In order to oppose this stab in the back and expand their strike, Allina and M Health Fairview mental health workers must build new, rank-and-file committees to advance their own demands, and link their fight with health care workers across the US and internationally. 

In May, the same Allina and M Health Fairview mental health care workers carried out a one-day strike at M Health Fairview University of Minnesota and two Allina Health hospitals, Abbott Northwestern and Mercy Hospital-Unity Campus. The strike was in response to problems widespread throughout the US health care system: serious understaffing, dangerous working conditions, and inadequate pay and benefits.

As part of their demands, M Health Fairview and Allina mental health workers repeatedly voiced concerns over workplace safety, but M Health Fairview refused to implement basic COVID-19 safety protocols, such as weekly testing, PPE provided by the hospital and limits on the number of visitors.

Giant health care systems, including Allina and Fairview, received billions in COVID-19 relief money, safeguarding the inflated salaries of their corporate executives and business partners. At the same time health care workers in the hospitals have faced extreme conditions without any end in sight. This is evoking massive opposition, causing many to leave the profession.

The strategy being pursued by the SEIU is similar to what the MNA has done with nurses, attempting to reach settlements to isolate sections of nurses from one another, limiting the impact of strikes and allowing management to bring in strikebreakers. This happened in 2016 with MNA nurses, when the MNA settled contracts and brought nurses back to work at every hospital except Allina hospitals, leaving 6,000 nurses to fight alone.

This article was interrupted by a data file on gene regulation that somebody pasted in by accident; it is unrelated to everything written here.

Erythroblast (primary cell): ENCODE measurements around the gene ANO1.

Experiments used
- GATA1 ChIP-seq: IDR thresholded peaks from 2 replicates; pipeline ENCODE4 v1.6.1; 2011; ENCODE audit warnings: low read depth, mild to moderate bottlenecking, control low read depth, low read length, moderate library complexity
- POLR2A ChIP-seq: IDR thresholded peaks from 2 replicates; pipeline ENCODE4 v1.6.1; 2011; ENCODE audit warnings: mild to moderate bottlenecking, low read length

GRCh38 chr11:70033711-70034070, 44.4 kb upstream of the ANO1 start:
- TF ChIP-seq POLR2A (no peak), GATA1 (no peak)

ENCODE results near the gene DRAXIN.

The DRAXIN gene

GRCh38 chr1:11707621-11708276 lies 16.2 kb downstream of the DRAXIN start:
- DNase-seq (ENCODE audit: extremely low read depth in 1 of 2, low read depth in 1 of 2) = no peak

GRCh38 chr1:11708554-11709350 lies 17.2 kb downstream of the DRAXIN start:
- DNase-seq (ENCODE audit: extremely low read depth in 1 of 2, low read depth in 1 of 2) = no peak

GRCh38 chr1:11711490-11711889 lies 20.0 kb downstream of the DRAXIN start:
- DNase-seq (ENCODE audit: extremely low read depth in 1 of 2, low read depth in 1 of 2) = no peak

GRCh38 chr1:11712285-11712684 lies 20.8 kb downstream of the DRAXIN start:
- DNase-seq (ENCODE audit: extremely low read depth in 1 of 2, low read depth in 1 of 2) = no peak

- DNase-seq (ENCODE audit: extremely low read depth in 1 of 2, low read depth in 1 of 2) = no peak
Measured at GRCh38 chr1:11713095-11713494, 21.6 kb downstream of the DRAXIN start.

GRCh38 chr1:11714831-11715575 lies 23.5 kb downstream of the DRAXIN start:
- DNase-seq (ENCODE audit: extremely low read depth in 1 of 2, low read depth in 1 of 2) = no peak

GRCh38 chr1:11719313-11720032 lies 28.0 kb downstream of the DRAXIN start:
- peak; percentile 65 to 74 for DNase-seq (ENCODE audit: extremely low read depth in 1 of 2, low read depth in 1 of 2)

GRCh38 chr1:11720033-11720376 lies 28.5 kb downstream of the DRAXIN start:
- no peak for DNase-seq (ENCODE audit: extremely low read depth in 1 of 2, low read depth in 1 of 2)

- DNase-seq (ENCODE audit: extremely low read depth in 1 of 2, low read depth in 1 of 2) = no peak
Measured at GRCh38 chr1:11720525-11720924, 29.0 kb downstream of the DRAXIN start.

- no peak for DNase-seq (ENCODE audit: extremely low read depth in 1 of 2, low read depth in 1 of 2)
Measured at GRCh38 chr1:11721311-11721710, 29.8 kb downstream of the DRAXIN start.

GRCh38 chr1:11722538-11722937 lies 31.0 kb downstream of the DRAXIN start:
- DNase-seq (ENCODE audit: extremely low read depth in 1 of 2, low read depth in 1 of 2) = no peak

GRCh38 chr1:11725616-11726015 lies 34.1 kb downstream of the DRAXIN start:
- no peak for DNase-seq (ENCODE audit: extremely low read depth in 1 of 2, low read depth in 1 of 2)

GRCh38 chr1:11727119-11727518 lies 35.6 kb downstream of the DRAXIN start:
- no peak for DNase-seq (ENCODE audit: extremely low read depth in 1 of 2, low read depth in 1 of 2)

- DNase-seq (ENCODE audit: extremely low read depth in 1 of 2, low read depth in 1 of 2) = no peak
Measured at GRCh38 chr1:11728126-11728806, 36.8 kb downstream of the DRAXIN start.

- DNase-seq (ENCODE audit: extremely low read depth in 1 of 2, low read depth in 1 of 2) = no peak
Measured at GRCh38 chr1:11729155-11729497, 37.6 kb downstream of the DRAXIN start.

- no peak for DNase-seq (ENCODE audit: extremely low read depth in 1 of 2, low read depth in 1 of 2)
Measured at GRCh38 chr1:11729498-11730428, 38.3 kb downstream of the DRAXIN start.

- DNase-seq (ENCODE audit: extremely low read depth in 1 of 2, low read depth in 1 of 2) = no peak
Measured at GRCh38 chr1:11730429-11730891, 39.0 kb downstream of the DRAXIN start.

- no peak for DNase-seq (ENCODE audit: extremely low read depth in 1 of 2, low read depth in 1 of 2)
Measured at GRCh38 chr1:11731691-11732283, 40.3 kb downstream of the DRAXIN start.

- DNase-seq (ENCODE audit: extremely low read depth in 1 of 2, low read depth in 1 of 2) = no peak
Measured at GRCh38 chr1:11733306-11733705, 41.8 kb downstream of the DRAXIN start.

The policies of the SEIU to isolate and betray struggles of health care workers is tied to the union’s alliance to Biden and the Democratic Party, which defend for-profit health care and have fully adopted Trump’s “let-it-rip” COVID-19 policy. Health care workers are again witnessing hospital systems being overwhelmed as the highly infectious and immune-resistant Omicron BA.2 and BA.2.12.1 subvariants rip through the population. While Biden claims that the pandemic is over, Washington, which is abandoning measures to prevent the spread of COVID-19 and other life-saving measures, have poured countless billions into the proxy war against Russia in Ukraine. 

Allina and M Health Fairview workers are in a powerful position. United with 15,000 nurses around the Twin Cities as well as nurses and health care workers across the country, they can win their demands. This must be part of a broader counteroffensive by the working class to break the domination of the hospital giants, insurance companies, pharmaceutical and medical device monopolies.

However, this strategy can only be successful through a break from the Democratic Party-controlled unions and the building of independent rank-and-file committees. We call on Allina Health workers to follow the lead of health care workers around the US by building a rank-and file committee at your workplaces. For more information or to report on your conditions, contact the Health Care Workers Rank-and-File Committee, or fill out the form below.